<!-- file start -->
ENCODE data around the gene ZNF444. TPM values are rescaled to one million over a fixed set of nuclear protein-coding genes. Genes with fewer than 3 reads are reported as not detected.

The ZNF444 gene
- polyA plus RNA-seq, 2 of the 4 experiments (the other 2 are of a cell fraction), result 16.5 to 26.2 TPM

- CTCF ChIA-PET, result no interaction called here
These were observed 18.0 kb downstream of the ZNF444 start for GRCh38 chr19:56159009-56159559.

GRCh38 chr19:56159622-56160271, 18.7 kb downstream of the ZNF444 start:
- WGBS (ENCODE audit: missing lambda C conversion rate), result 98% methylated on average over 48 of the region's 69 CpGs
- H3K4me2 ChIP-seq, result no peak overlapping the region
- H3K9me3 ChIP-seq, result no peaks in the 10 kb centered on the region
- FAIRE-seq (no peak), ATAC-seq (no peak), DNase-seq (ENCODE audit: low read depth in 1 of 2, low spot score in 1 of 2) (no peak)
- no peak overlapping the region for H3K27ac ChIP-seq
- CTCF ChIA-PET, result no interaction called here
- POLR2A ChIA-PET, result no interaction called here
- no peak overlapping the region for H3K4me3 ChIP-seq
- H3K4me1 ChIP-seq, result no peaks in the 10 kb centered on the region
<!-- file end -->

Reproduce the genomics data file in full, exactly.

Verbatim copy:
ENCODE data around the gene ZNF444. TPM values are rescaled to one million over a fixed set of nuclear protein-coding genes. Genes with fewer than 3 reads are reported as not detected.

The ZNF444 gene
- polyA plus RNA-seq, 2 of the 4 experiments (the other 2 are of a cell fraction), result 16.5 to 26.2 TPM

- CTCF ChIA-PET, result no interaction called here
These were observed 18.0 kb downstream of the ZNF444 start for GRCh38 chr19:56159009-56159559.

GRCh38 chr19:56159622-56160271, 18.7 kb downstream of the ZNF444 start:
- WGBS (ENCODE audit: missing lambda C conversion rate), result 98% methylated on average over 48 of the region's 69 CpGs
- H3K4me2 ChIP-seq, result no peak overlapping the region
- H3K9me3 ChIP-seq, result no peaks in the 10 kb centered on the region
- FAIRE-seq (no peak), ATAC-seq (no peak), DNase-seq (ENCODE audit: low read depth in 1 of 2, low spot score in 1 of 2) (no peak)
- no peak overlapping the region for H3K27ac ChIP-seq
- CTCF ChIA-PET, result no interaction called here
- POLR2A ChIA-PET, result no interaction called here
- no peak overlapping the region for H3K4me3 ChIP-seq
- H3K4me1 ChIP-seq, result no peaks in the 10 kb centered on the region